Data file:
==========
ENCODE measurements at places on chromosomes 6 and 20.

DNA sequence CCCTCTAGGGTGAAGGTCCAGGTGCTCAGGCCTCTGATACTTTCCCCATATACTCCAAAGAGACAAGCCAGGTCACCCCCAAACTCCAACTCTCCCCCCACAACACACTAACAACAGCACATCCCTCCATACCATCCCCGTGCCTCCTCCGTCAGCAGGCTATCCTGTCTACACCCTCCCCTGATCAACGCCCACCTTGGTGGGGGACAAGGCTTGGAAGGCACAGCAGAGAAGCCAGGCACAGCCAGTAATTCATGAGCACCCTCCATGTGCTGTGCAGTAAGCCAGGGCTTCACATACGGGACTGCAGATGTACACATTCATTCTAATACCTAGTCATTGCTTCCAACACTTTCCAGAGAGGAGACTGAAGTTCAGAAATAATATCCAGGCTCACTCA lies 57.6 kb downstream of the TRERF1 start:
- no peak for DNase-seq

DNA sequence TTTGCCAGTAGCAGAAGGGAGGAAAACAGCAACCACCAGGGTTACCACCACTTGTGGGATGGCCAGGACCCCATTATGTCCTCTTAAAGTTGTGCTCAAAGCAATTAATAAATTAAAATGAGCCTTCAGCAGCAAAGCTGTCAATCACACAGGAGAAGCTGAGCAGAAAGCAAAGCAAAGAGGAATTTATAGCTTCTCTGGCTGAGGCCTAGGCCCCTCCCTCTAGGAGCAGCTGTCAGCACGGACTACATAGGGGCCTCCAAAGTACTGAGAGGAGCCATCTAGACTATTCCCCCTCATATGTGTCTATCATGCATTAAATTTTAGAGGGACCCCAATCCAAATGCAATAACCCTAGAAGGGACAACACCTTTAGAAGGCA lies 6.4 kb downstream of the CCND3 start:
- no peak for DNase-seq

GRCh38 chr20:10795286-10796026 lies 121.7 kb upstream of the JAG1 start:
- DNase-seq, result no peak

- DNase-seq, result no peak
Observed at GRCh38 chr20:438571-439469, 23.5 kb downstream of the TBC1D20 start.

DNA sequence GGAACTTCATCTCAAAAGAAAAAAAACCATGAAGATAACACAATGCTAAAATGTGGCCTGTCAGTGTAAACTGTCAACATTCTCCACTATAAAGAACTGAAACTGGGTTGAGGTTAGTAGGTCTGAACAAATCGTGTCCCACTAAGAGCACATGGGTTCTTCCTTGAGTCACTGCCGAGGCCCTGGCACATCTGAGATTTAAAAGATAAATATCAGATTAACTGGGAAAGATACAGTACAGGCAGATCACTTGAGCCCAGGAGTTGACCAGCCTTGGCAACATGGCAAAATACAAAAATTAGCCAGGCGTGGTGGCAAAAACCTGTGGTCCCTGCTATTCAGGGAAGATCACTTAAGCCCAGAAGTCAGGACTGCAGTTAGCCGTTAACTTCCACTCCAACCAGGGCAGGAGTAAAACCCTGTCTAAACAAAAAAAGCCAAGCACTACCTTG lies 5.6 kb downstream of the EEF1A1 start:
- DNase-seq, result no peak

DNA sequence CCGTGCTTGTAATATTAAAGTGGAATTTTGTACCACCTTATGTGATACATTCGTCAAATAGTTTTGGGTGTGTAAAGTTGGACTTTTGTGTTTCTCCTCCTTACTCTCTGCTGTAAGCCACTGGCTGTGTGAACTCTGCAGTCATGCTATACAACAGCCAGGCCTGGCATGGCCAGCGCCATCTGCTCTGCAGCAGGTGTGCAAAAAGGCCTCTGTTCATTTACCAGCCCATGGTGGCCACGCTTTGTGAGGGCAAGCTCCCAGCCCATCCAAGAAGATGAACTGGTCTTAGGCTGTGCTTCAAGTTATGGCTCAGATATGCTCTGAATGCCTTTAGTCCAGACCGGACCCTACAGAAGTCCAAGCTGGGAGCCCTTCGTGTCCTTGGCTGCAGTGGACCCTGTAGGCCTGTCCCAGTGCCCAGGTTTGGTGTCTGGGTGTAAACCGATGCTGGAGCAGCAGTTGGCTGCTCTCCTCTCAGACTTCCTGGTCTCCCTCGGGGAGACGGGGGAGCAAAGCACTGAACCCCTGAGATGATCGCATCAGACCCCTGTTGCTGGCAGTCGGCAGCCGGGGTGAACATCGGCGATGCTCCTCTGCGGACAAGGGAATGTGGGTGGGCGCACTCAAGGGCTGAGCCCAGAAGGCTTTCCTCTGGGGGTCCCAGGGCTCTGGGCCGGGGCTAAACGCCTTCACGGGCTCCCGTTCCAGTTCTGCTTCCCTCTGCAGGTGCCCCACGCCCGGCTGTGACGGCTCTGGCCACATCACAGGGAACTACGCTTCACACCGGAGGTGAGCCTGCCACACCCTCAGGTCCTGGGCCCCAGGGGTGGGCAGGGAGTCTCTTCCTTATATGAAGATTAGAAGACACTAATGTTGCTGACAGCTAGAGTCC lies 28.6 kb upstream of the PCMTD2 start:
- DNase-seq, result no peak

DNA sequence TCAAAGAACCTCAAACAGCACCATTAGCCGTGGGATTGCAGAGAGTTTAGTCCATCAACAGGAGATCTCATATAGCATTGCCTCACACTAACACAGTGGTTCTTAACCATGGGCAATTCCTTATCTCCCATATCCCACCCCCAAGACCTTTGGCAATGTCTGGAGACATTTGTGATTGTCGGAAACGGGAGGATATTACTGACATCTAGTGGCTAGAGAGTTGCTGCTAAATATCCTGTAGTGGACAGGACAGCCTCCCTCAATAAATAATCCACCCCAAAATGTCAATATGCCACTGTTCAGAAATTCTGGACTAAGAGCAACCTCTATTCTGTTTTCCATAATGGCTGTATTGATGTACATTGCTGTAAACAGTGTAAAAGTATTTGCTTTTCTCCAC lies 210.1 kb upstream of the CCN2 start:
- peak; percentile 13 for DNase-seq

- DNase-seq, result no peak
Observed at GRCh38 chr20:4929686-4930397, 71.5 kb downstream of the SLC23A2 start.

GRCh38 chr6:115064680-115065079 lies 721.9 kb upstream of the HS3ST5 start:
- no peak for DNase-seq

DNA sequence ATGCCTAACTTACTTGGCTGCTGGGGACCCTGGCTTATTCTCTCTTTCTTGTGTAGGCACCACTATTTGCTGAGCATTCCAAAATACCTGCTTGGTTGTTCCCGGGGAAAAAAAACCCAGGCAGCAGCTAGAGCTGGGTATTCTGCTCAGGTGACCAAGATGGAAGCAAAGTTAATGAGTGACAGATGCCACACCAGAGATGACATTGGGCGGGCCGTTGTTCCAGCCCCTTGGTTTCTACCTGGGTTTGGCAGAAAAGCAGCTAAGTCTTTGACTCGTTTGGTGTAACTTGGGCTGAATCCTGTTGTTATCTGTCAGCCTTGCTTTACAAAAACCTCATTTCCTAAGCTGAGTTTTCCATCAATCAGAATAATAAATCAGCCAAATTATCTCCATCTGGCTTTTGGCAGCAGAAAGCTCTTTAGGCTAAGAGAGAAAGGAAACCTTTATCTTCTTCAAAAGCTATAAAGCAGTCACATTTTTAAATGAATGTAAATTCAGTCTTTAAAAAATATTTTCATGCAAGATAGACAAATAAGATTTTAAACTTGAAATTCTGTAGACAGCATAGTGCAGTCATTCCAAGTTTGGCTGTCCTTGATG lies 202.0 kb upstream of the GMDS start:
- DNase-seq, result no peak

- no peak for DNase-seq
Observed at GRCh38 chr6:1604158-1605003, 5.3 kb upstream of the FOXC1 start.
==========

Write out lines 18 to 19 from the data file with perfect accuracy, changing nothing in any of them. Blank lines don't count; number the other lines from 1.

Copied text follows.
GRCh38 chr6:115064680-115065079 lies 721.9 kb upstream of the HS3ST5 start:
- no peak for DNase-seq